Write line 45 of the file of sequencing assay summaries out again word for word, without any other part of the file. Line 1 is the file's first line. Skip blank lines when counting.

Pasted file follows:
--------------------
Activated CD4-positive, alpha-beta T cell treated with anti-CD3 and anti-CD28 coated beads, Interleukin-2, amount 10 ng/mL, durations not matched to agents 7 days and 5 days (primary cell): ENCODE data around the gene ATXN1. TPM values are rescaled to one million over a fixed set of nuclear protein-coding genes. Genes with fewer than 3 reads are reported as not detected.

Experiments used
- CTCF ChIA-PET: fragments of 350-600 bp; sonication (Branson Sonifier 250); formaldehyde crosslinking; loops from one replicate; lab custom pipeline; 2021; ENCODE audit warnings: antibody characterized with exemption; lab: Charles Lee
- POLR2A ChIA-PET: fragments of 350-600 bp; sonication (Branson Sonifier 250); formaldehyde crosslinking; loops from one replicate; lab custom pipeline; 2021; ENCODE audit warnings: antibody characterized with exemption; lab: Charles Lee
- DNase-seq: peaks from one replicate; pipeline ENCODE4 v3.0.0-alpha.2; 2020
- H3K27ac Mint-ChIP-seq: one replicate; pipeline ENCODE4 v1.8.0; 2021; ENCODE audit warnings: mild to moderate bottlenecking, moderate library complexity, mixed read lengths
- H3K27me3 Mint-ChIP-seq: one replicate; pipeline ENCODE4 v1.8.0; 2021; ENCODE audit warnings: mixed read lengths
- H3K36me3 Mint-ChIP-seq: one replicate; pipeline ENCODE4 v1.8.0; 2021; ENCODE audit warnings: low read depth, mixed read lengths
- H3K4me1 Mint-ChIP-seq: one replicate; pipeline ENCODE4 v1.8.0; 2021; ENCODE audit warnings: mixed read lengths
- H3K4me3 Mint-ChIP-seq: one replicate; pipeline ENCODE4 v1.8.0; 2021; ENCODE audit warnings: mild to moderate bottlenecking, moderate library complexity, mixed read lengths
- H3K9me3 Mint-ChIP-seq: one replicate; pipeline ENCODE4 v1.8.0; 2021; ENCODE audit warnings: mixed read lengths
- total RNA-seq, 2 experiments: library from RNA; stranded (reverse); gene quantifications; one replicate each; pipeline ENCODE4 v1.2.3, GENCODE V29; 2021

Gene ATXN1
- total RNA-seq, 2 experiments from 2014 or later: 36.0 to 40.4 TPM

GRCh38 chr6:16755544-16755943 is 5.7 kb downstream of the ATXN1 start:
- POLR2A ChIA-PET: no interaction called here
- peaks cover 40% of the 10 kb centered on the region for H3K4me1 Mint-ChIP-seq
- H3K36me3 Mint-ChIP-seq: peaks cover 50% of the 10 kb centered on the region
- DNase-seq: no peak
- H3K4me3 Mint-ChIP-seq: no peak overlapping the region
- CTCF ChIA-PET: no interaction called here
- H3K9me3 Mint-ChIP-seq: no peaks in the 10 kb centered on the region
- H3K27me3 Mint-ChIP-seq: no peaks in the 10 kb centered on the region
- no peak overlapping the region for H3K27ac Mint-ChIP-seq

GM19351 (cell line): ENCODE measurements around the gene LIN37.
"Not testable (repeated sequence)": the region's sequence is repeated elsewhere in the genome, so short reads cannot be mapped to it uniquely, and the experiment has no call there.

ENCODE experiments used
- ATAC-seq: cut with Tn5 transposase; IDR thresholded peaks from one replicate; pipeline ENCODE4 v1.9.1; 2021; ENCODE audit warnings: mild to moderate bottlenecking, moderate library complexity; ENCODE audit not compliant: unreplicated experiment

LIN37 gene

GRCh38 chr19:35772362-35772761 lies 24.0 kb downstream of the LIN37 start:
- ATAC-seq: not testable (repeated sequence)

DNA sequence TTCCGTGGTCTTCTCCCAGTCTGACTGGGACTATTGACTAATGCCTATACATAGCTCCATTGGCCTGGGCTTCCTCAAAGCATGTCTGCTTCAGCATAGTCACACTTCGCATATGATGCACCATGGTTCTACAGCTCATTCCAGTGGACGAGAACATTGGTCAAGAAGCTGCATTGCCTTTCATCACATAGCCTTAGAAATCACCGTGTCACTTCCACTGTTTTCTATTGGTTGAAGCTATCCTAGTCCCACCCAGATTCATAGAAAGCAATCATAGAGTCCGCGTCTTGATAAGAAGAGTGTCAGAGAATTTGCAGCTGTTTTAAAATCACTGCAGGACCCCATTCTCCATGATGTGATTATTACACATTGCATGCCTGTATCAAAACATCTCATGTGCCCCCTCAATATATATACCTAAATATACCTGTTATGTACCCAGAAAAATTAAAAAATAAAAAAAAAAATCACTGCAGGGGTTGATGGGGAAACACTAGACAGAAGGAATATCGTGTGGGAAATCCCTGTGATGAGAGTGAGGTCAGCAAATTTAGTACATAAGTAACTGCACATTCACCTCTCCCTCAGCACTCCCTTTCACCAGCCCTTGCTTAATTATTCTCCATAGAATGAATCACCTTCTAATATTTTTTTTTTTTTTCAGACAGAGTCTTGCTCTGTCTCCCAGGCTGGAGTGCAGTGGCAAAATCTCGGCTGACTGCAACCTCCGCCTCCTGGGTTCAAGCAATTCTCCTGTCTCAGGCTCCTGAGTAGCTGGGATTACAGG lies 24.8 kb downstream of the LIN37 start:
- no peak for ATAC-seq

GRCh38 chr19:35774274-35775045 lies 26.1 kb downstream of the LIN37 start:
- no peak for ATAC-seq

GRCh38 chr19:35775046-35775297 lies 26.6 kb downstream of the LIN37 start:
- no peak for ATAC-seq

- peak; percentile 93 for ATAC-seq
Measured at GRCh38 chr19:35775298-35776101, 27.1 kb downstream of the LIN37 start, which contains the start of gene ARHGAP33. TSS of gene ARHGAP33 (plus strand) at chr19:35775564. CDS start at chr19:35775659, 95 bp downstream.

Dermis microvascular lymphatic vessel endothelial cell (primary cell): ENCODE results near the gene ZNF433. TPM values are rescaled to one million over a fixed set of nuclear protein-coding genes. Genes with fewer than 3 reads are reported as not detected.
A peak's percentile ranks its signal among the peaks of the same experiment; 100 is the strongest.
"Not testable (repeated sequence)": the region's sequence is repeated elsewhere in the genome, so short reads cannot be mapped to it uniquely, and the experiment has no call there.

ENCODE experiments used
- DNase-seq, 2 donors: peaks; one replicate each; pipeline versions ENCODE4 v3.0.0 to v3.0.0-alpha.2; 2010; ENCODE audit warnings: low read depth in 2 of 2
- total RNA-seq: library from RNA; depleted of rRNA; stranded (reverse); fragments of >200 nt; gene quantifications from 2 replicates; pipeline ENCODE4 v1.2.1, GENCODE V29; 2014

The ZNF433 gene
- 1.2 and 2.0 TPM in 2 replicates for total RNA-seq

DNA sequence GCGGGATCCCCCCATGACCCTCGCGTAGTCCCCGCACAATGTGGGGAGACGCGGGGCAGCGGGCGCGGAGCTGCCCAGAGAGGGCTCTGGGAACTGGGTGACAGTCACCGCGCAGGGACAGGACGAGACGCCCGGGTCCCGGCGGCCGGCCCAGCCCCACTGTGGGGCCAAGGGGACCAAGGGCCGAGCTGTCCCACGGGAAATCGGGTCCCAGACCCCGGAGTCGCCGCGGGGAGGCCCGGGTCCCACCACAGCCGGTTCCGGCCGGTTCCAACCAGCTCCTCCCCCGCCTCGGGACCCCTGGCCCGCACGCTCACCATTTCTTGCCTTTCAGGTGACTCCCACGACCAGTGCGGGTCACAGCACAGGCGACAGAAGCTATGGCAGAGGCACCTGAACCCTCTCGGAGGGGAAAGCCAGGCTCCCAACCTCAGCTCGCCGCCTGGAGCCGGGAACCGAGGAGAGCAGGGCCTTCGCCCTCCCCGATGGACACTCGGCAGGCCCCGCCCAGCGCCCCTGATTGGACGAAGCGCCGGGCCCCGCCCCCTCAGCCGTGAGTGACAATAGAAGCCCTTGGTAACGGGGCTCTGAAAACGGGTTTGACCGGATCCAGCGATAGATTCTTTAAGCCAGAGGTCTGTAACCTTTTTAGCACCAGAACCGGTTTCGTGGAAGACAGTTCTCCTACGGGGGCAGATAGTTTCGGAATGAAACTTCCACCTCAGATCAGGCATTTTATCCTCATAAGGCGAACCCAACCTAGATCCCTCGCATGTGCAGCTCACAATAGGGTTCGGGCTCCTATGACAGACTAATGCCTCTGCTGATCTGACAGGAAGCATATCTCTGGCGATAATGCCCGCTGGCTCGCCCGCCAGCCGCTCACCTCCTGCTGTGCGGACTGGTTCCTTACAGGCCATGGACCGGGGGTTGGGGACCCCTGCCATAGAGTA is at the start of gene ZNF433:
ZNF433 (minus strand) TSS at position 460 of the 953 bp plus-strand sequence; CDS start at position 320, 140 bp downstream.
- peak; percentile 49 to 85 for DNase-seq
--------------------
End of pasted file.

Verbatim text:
- total RNA-seq: library from RNA; depleted of rRNA; stranded (reverse); fragments of >200 nt; gene quantifications from 2 replicates; pipeline ENCODE4 v1.2.1, GENCODE V29; 2014